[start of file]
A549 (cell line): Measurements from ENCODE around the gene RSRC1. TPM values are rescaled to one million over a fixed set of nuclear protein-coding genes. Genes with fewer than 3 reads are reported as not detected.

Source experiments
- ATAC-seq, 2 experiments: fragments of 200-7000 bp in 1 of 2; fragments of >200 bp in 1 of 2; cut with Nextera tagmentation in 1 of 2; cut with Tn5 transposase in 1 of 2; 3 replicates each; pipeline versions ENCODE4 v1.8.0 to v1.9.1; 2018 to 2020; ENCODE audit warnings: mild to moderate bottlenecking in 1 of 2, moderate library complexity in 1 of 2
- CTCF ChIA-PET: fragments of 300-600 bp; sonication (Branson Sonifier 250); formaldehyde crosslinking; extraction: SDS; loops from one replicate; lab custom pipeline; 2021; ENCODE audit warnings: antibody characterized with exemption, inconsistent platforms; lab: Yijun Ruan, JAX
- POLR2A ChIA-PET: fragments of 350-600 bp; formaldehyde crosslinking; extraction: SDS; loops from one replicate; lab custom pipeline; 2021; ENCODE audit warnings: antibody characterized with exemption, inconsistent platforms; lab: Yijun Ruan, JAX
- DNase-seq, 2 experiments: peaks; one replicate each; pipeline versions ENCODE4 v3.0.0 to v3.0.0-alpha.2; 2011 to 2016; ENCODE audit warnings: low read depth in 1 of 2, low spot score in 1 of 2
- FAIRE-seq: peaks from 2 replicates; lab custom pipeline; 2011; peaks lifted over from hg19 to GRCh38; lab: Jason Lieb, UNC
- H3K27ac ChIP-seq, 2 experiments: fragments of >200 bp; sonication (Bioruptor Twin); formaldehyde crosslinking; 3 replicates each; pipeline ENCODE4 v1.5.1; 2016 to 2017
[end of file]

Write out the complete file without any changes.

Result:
A549 (cell line): Measurements from ENCODE around the gene RSRC1. TPM values are rescaled to one million over a fixed set of nuclear protein-coding genes. Genes with fewer than 3 reads are reported as not detected.

Source experiments
- ATAC-seq, 2 experiments: fragments of 200-7000 bp in 1 of 2; fragments of >200 bp in 1 of 2; cut with Nextera tagmentation in 1 of 2; cut with Tn5 transposase in 1 of 2; 3 replicates each; pipeline versions ENCODE4 v1.8.0 to v1.9.1; 2018 to 2020; ENCODE audit warnings: mild to moderate bottlenecking in 1 of 2, moderate library complexity in 1 of 2
- CTCF ChIA-PET: fragments of 300-600 bp; sonication (Branson Sonifier 250); formaldehyde crosslinking; extraction: SDS; loops from one replicate; lab custom pipeline; 2021; ENCODE audit warnings: antibody characterized with exemption, inconsistent platforms; lab: Yijun Ruan, JAX
- POLR2A ChIA-PET: fragments of 350-600 bp; formaldehyde crosslinking; extraction: SDS; loops from one replicate; lab custom pipeline; 2021; ENCODE audit warnings: antibody characterized with exemption, inconsistent platforms; lab: Yijun Ruan, JAX
- DNase-seq, 2 experiments: peaks; one replicate each; pipeline versions ENCODE4 v3.0.0 to v3.0.0-alpha.2; 2011 to 2016; ENCODE audit warnings: low read depth in 1 of 2, low spot score in 1 of 2
- FAIRE-seq: peaks from 2 replicates; lab custom pipeline; 2011; peaks lifted over from hg19 to GRCh38; lab: Jason Lieb, UNC
- H3K27ac ChIP-seq, 2 experiments: fragments of >200 bp; sonication (Bioruptor Twin); formaldehyde crosslinking; 3 replicates each; pipeline ENCODE4 v1.5.1; 2016 to 2017